• Monoamine oxidase (MAO) inhibitor activity (isocarboxazid [e.g., Marplan], phenelzine [e.g., Nardil], procarbazine [e.g., Matulane], selegiline at doses more than 10 mg a day [e.g., Eldepryl], tranylcypromine [e.g., Parnate])—Taking buspirone while you are taking monoamine oxidase (MAO) inhibitors may cause high blood pressure

Other medical problems—The presence of other medical problems may affect the use of buspirone. Make sure you tell your doctor if you have any other medical problems, especially:

  • Kidney disease or
  • Liver disease—Buspirone may be removed from your body more slowly, which may increase the chance of side effects. Your doctor may need to adjust your dose

Proper Use of This Medicine

Take buspirone only as directed by your doctor . Do not take more of it, do not take it more often, and do not take it for a longer time than your doctor ordered. To do so may increase the chance of unwanted effects.

After you begin taking buspirone, 1 to 2 weeks may pass before you begin to feel the effects of this medicine.

Dosing—The dose of buspirone will be different for different patients. Follow your doctor's orders or the directions on the label . The following information includes only the average doses of buspirone. If your dose is different, do not change it unless your doctor tells you to do so.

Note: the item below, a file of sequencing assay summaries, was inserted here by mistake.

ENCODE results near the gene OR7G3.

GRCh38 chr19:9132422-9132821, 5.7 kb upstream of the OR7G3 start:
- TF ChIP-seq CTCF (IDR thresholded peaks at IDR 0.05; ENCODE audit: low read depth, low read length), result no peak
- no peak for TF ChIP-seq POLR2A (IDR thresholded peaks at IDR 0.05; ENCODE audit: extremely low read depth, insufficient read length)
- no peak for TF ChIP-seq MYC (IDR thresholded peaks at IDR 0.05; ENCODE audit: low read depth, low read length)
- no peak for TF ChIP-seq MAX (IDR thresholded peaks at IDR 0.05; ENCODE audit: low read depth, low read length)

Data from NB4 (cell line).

The number of tablets that you take depends on the strength of the medicine.

  • For oral dosage forms (tablets):
    • Adults: To start, 5 milligrams (mg) two or three times a day, or 7.5 mg two times a day. Your doctor may increase your dose by 5 mg a day every few days if needed. However, the dose usually is not more than 60 mg a day.
    • Children up to 18 years of age: Use and dose must be determined by the doctor.
    • Older adults: To start, 5 milligrams (mg) two or three times a day, or 7.5 mg two times a day. Your doctor may increase your dose by 5 mg a day every few days if needed.

Missed dose—If you miss a dose of this medicine, take it as soon as possible. However, if it is almost time for your next dose, skip the missed dose and go back to your regular dosing schedule. Do not double doses.

Storage—To store this medicine:

  • Keep out of the reach of children.
  • Store away from heat and direct light.
  • Do not store in the bathroom, near the kitchen sink, or in other damp places. Heat or moisture may cause the medicine to break down.
  • Do not keep outdated medicine or medicine no longer needed. Be sure that any discarded medicine is out of the reach of children.